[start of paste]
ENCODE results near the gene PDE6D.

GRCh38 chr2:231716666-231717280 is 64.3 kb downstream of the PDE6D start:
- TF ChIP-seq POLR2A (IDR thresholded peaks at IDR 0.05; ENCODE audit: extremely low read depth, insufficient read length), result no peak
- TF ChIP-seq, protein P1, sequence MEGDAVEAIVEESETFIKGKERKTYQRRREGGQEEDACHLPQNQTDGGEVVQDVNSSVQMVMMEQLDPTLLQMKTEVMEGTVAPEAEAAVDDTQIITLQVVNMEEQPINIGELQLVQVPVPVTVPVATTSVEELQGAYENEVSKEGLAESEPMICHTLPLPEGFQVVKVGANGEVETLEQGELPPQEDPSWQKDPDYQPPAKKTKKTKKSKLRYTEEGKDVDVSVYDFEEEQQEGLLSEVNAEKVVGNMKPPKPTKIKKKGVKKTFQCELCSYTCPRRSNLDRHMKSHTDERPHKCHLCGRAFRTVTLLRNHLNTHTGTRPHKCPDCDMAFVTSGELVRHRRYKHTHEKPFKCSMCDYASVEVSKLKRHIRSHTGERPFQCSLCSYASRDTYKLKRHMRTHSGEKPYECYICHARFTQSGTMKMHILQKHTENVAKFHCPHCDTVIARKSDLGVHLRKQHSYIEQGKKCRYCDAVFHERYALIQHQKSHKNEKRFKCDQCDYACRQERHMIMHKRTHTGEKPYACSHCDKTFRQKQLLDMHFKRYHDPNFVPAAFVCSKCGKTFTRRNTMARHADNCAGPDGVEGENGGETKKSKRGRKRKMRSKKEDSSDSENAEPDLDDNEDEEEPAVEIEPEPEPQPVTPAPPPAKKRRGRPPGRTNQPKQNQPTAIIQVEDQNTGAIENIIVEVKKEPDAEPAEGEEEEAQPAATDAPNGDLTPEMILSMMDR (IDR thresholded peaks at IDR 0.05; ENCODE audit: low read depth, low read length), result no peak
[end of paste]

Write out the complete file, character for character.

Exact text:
ENCODE results near the gene PDE6D.

GRCh38 chr2:231716666-231717280 is 64.3 kb downstream of the PDE6D start:
- TF ChIP-seq POLR2A (IDR thresholded peaks at IDR 0.05; ENCODE audit: extremely low read depth, insufficient read length), result no peak
- TF ChIP-seq, protein P1, sequence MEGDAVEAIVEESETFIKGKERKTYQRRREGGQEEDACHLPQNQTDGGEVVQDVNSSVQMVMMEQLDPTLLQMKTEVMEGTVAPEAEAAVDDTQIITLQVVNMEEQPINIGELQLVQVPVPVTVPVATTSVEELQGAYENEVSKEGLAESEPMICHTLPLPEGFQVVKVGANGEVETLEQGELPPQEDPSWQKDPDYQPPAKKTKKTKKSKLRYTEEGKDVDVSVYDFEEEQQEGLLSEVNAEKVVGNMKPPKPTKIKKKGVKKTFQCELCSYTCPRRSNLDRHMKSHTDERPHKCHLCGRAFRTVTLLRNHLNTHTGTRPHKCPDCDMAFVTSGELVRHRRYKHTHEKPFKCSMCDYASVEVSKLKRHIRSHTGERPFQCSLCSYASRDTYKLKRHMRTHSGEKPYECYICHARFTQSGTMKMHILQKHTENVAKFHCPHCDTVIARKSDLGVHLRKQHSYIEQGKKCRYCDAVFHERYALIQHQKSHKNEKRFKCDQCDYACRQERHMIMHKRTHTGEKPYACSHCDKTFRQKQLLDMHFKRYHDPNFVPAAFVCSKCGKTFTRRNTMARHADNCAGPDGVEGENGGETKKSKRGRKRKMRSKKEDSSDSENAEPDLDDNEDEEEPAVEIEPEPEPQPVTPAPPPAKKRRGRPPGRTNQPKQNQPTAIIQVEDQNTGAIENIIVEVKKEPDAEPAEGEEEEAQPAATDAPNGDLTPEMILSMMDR (IDR thresholded peaks at IDR 0.05; ENCODE audit: low read depth, low read length), result no peak